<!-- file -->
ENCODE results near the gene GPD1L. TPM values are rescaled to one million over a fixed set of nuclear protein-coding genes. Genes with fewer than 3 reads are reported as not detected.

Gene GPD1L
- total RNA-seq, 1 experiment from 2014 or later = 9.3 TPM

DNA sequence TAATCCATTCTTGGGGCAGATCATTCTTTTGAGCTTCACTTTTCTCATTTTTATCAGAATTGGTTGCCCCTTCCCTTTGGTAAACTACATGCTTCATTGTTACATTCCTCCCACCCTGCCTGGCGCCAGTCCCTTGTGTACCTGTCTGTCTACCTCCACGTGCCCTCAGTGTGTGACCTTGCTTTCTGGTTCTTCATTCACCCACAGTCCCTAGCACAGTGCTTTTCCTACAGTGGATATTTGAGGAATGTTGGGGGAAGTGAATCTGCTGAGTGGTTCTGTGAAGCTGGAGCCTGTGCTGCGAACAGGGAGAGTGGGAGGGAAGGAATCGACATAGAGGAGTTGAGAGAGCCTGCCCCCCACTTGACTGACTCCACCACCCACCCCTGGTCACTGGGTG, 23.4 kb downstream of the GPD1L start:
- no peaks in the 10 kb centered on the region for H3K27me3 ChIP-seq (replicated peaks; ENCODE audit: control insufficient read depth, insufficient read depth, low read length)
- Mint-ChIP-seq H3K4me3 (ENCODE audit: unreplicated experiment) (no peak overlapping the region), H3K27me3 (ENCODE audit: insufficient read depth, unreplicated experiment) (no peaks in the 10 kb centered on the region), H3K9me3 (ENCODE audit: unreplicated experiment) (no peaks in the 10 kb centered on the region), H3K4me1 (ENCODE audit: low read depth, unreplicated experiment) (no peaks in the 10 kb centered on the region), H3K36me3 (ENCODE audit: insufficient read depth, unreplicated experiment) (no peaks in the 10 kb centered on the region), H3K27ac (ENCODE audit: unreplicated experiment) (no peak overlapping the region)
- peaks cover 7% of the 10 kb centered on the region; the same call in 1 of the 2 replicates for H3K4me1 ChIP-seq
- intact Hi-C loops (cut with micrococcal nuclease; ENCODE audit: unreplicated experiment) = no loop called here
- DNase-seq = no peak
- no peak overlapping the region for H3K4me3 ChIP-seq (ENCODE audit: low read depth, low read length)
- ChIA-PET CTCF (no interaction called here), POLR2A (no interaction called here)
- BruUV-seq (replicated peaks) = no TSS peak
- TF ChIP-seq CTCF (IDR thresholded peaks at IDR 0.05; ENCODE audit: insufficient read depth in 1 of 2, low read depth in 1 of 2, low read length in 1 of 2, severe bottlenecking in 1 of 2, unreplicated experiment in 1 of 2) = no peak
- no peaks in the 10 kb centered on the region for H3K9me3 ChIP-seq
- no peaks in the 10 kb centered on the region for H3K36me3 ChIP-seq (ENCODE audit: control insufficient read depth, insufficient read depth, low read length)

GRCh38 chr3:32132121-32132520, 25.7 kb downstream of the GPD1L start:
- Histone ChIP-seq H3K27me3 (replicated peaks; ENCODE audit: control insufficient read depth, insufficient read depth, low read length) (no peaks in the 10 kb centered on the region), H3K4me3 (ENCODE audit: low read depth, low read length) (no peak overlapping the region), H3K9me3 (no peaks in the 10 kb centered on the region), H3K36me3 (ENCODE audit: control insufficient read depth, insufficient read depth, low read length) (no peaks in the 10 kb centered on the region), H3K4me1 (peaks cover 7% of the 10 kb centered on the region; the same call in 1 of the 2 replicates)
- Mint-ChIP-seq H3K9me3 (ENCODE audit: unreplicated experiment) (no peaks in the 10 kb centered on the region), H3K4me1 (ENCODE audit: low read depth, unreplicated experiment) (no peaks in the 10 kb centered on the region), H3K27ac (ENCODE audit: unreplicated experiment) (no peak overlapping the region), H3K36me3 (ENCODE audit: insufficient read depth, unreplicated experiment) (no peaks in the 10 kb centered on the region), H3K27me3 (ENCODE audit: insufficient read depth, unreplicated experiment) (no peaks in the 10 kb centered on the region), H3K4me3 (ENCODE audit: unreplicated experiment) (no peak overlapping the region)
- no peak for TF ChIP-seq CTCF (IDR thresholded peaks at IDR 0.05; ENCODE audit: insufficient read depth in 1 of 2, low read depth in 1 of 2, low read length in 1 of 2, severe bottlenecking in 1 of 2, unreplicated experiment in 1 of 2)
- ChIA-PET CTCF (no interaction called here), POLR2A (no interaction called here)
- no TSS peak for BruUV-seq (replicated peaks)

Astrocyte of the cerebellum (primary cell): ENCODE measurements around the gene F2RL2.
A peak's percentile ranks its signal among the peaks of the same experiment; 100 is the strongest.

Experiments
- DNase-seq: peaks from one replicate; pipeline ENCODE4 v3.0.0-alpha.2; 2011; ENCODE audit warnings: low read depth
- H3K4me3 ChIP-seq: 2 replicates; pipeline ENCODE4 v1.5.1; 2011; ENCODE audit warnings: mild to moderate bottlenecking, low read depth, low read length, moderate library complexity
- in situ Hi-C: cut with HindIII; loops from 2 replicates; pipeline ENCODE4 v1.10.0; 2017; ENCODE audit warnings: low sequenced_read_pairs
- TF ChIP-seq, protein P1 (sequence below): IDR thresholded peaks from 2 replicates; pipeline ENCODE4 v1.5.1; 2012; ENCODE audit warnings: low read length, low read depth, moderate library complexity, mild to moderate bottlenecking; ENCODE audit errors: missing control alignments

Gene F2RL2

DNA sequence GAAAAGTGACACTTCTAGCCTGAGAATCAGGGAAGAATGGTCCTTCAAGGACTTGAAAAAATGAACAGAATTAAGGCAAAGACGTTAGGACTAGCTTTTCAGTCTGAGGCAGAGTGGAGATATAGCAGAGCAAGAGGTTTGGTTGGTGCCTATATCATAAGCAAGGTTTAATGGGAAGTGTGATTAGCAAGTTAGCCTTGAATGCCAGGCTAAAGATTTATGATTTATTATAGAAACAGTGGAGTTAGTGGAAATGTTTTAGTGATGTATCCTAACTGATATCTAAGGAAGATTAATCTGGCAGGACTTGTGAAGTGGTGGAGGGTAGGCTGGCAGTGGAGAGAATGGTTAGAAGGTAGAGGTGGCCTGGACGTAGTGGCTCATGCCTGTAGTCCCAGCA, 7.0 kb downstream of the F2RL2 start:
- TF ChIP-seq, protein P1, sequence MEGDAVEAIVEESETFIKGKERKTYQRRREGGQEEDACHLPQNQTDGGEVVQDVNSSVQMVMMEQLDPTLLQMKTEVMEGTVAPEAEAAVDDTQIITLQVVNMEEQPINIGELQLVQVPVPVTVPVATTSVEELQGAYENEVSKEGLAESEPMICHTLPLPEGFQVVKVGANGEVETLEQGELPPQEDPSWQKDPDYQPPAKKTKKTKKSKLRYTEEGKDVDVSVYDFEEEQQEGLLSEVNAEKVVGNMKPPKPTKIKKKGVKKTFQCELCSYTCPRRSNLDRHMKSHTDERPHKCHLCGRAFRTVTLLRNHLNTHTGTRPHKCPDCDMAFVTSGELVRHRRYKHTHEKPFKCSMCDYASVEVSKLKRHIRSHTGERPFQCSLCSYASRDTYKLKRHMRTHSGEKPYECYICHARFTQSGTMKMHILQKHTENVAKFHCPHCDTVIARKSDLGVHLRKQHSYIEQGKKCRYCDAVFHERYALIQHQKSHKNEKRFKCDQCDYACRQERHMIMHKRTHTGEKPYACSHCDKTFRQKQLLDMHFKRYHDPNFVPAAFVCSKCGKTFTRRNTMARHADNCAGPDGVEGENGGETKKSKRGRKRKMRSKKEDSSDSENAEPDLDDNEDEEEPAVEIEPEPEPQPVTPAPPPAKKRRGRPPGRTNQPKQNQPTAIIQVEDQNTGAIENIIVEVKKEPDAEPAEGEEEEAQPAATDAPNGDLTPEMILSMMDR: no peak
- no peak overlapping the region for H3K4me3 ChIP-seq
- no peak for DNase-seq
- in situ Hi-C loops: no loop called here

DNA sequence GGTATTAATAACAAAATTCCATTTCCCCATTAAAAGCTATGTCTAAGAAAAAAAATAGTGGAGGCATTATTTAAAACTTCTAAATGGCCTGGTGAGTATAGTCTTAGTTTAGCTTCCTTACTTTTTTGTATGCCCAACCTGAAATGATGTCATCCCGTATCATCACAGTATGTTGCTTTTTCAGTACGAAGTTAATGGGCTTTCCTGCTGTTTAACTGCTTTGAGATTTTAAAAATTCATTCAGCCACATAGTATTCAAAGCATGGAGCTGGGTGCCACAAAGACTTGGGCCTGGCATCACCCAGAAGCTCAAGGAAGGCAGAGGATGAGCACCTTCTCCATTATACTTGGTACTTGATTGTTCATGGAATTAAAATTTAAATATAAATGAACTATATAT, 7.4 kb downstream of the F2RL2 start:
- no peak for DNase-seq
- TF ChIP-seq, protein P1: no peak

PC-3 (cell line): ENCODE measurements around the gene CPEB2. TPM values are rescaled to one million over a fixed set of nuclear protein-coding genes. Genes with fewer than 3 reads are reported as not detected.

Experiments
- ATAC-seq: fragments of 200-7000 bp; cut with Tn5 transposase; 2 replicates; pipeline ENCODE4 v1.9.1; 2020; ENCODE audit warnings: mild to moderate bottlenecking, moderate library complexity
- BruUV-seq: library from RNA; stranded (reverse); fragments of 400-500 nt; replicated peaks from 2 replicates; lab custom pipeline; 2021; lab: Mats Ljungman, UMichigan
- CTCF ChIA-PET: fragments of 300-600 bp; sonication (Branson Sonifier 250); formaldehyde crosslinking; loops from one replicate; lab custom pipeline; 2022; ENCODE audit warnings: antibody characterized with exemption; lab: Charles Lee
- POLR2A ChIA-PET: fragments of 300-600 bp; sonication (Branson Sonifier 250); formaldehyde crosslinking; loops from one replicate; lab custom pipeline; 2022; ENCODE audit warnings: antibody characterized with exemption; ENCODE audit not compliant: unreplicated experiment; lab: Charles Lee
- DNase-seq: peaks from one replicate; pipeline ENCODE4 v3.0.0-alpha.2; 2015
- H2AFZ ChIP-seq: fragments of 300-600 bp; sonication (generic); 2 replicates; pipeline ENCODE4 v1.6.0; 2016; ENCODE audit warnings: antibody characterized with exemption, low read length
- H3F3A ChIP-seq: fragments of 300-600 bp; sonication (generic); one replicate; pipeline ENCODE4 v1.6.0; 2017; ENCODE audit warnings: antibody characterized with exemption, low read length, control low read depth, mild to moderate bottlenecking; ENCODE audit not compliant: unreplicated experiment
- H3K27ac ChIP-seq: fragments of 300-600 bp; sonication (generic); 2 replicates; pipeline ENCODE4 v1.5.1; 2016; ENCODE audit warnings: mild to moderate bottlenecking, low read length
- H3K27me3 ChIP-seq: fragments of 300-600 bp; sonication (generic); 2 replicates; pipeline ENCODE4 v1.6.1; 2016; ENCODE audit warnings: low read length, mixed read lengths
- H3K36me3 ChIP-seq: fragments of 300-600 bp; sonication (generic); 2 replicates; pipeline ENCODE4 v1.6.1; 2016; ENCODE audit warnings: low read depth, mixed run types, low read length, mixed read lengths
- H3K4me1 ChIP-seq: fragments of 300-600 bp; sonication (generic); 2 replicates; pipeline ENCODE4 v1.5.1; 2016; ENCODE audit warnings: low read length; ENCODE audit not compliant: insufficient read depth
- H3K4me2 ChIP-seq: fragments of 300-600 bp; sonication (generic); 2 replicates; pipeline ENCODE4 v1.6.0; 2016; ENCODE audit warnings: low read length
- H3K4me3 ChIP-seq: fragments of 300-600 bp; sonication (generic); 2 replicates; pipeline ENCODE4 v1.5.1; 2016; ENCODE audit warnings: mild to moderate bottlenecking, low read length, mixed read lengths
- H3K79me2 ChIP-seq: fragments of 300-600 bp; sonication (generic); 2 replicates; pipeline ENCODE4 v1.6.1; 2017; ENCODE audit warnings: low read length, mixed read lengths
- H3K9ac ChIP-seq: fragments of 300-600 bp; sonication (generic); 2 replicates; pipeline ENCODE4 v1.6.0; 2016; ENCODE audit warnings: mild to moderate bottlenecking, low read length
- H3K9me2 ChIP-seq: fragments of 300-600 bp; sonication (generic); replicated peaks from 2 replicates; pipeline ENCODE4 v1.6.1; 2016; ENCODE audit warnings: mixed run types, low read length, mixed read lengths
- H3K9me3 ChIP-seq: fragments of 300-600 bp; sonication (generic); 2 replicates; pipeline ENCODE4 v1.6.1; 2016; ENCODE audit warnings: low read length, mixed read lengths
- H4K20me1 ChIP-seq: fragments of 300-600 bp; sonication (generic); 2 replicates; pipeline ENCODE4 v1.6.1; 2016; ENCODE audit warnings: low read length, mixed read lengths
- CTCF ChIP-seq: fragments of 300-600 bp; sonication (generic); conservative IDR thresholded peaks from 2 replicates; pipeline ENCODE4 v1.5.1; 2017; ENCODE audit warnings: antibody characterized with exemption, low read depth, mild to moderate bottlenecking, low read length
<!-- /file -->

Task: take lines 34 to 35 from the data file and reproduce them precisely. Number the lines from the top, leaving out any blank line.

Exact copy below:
- in situ Hi-C loops: no loop called here

DNA sequence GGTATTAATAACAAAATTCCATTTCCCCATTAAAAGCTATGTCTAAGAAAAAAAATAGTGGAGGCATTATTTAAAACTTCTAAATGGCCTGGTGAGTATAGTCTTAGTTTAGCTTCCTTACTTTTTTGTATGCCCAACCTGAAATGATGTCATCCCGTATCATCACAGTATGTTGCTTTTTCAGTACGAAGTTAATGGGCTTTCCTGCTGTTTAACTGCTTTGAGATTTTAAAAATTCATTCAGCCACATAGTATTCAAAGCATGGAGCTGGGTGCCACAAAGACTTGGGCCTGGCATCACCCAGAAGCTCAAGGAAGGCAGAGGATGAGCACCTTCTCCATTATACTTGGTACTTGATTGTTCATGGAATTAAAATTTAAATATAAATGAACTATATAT, 7.4 kb downstream of the F2RL2 start: